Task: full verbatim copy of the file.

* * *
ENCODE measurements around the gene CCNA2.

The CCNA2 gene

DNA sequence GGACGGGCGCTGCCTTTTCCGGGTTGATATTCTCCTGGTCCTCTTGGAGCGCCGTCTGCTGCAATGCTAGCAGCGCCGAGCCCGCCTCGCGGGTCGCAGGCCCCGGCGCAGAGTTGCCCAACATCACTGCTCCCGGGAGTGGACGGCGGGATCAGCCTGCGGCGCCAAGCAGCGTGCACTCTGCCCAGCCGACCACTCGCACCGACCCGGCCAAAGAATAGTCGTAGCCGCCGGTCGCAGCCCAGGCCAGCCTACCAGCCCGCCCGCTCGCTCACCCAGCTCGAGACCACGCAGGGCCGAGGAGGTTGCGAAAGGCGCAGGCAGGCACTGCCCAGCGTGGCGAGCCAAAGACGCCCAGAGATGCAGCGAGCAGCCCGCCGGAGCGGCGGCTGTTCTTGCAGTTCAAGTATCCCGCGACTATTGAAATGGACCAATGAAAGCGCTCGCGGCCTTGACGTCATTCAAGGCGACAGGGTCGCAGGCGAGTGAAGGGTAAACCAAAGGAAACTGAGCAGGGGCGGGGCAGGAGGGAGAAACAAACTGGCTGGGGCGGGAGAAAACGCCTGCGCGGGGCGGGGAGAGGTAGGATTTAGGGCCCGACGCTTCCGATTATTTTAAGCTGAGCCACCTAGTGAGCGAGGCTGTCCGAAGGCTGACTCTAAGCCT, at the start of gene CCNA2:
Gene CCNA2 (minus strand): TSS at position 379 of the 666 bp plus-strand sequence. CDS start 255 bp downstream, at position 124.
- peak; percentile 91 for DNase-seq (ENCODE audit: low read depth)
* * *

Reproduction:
ENCODE measurements around the gene CCNA2.

The CCNA2 gene

DNA sequence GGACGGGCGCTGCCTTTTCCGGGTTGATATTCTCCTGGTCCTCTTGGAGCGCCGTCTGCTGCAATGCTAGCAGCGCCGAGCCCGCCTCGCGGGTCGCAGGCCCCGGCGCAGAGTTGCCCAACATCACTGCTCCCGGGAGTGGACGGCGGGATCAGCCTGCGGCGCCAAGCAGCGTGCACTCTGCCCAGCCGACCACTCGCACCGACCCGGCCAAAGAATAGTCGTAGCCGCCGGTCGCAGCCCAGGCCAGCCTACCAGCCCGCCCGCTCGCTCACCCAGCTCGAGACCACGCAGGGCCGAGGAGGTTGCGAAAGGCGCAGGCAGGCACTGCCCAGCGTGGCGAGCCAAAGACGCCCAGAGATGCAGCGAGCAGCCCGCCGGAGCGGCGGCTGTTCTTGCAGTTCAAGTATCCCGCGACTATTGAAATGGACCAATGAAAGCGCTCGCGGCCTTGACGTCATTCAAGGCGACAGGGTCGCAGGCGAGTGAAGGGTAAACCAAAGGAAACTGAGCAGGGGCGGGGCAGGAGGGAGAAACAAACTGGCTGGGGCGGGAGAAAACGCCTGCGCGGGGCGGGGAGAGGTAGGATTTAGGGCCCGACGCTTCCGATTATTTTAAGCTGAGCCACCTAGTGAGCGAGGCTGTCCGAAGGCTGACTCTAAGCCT, at the start of gene CCNA2:
Gene CCNA2 (minus strand): TSS at position 379 of the 666 bp plus-strand sequence. CDS start 255 bp downstream, at position 124.
- peak; percentile 91 for DNase-seq (ENCODE audit: low read depth)